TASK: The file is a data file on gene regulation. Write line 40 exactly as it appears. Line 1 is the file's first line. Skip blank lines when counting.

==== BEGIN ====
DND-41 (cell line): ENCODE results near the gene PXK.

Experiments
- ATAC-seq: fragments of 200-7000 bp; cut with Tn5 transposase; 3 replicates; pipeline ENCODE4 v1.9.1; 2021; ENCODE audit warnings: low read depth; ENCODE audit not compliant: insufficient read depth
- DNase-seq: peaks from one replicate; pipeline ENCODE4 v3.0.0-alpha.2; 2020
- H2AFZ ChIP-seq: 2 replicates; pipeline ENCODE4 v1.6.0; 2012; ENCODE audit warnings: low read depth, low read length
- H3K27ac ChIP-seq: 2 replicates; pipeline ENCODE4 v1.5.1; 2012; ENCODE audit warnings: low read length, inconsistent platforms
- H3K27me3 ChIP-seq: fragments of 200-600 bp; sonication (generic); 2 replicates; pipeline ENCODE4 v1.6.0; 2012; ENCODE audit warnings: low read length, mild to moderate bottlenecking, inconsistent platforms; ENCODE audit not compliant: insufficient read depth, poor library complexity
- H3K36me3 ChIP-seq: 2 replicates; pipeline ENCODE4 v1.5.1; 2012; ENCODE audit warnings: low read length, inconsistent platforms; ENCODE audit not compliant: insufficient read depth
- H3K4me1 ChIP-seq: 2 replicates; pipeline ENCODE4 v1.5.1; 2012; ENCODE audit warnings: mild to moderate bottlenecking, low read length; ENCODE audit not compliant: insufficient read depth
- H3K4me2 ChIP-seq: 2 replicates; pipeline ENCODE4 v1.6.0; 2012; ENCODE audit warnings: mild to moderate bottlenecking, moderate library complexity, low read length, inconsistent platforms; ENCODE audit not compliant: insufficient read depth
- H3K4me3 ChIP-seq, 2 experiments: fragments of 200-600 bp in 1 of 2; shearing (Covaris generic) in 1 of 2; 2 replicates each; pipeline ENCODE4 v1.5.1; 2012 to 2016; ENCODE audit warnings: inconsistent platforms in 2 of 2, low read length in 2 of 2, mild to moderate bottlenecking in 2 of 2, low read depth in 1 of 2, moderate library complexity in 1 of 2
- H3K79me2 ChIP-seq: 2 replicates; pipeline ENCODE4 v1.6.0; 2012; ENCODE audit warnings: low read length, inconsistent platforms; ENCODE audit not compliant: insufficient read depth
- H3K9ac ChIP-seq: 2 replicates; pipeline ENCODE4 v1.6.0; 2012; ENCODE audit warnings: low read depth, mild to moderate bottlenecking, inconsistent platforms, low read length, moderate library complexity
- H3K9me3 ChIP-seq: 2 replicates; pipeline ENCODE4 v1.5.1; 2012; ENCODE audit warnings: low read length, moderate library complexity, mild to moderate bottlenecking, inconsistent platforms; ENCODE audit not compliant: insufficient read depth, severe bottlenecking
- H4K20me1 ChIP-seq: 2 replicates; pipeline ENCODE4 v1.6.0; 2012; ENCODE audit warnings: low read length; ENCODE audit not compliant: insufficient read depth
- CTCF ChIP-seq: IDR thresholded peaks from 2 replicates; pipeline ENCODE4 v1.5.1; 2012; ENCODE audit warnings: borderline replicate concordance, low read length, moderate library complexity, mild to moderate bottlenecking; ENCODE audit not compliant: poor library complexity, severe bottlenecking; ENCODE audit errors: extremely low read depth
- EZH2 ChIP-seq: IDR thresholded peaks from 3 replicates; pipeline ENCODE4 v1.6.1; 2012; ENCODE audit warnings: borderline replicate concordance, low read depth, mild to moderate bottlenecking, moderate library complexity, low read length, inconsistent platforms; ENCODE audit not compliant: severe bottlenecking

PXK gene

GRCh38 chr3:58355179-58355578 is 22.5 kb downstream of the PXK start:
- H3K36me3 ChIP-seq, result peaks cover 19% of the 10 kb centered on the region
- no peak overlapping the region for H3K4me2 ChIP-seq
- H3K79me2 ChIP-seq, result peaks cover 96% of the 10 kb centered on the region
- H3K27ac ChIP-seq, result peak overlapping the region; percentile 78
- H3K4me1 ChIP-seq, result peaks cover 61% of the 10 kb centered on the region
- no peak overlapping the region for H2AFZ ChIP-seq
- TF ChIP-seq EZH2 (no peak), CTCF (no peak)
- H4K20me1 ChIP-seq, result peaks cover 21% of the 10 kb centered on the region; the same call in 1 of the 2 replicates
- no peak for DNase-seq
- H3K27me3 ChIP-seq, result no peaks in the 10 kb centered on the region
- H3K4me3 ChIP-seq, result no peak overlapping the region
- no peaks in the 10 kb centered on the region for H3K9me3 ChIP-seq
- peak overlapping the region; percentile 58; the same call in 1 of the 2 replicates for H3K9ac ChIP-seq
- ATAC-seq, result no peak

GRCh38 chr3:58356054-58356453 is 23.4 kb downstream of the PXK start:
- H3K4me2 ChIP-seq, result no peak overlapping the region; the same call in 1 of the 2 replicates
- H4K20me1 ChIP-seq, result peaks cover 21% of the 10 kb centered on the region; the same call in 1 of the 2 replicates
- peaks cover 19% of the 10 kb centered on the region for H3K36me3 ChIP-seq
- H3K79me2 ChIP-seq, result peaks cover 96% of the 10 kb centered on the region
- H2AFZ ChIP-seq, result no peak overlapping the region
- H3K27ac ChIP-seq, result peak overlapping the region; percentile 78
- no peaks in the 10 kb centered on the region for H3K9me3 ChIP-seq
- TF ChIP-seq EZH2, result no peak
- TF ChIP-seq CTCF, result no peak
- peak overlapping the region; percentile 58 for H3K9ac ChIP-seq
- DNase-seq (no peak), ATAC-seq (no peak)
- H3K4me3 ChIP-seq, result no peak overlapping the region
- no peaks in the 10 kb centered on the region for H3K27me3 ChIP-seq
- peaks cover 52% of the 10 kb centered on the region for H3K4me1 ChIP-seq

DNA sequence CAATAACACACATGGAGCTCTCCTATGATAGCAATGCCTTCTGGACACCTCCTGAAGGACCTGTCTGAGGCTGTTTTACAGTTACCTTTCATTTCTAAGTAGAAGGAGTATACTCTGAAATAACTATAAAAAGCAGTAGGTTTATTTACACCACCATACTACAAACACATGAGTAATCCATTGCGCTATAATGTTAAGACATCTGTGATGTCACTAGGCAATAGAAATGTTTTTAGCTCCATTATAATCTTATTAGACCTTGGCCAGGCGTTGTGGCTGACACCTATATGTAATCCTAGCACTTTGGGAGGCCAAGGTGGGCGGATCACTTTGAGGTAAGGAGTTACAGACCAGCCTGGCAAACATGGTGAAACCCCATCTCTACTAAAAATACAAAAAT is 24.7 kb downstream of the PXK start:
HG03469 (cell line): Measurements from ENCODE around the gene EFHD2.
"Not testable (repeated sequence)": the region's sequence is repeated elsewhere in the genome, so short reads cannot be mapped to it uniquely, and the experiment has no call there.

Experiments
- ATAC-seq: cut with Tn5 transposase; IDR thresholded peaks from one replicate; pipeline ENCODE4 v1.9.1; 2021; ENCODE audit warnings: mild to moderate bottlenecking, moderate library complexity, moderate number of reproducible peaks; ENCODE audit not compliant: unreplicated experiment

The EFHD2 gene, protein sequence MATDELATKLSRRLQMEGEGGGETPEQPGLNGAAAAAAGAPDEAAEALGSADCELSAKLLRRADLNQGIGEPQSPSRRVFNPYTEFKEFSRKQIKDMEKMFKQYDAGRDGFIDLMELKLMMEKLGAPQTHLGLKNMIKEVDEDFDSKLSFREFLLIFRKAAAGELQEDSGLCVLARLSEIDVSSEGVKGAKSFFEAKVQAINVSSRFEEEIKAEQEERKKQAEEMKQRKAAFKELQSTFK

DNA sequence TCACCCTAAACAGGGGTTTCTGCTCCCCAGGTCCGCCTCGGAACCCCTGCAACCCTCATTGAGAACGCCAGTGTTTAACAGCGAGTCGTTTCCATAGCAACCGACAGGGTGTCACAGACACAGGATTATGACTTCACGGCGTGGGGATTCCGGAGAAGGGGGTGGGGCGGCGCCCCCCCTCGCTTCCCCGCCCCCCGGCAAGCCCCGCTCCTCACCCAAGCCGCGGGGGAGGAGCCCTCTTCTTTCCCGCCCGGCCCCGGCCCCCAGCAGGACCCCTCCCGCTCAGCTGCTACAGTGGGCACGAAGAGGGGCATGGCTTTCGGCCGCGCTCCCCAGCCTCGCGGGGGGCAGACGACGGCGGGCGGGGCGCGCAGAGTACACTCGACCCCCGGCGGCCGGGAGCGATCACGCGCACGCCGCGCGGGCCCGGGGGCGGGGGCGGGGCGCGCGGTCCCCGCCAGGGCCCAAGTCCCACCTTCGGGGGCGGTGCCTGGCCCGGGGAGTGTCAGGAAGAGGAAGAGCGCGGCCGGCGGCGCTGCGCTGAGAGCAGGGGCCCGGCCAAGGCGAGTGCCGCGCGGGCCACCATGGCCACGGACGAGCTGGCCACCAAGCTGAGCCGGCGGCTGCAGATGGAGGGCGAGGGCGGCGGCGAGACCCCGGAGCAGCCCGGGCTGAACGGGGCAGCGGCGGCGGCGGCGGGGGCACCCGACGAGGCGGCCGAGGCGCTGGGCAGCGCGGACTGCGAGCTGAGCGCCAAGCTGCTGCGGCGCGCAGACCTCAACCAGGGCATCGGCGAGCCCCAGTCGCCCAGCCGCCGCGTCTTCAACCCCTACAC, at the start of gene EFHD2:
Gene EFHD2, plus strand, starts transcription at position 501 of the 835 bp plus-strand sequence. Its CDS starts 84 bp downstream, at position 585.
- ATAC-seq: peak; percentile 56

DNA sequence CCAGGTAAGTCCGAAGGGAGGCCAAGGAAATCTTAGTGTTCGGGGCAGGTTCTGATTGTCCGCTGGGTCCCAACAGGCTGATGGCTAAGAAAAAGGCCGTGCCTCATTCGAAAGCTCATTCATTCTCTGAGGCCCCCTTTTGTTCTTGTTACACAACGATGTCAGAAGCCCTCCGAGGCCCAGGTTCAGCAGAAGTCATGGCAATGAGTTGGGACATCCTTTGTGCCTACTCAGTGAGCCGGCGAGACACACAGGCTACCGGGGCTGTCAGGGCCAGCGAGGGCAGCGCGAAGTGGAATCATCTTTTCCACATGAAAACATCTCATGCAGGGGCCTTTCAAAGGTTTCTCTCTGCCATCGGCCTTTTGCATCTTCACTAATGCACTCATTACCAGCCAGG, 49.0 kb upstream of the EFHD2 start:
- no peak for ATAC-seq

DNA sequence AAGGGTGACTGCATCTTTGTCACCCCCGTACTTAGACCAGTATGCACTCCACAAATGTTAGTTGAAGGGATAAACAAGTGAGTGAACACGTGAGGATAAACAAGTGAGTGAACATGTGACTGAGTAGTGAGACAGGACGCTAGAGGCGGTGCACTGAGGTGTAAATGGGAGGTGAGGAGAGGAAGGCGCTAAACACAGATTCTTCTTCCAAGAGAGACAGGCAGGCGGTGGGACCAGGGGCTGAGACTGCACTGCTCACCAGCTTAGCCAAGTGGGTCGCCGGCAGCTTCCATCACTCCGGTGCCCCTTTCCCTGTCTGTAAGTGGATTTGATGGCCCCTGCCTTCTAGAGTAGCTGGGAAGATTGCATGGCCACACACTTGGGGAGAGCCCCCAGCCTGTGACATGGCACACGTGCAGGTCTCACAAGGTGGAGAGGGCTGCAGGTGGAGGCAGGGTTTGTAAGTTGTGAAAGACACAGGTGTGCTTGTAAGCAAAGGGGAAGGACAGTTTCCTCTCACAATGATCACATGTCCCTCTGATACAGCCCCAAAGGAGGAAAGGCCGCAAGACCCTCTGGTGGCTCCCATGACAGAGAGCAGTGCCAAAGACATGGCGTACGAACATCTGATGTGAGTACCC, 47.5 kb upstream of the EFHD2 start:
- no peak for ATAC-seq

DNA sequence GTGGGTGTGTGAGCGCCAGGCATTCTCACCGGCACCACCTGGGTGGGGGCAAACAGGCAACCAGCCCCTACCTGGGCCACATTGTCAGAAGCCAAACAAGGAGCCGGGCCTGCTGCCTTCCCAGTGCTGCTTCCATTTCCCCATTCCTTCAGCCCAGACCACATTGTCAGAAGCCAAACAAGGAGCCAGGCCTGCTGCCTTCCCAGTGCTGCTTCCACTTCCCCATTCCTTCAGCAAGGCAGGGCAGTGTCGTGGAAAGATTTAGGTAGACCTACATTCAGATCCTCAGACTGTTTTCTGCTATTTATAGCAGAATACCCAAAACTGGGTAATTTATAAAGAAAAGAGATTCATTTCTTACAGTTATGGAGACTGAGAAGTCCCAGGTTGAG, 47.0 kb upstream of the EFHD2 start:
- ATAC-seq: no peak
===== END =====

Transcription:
- H3K27ac ChIP-seq, result peak overlapping the region; percentile 78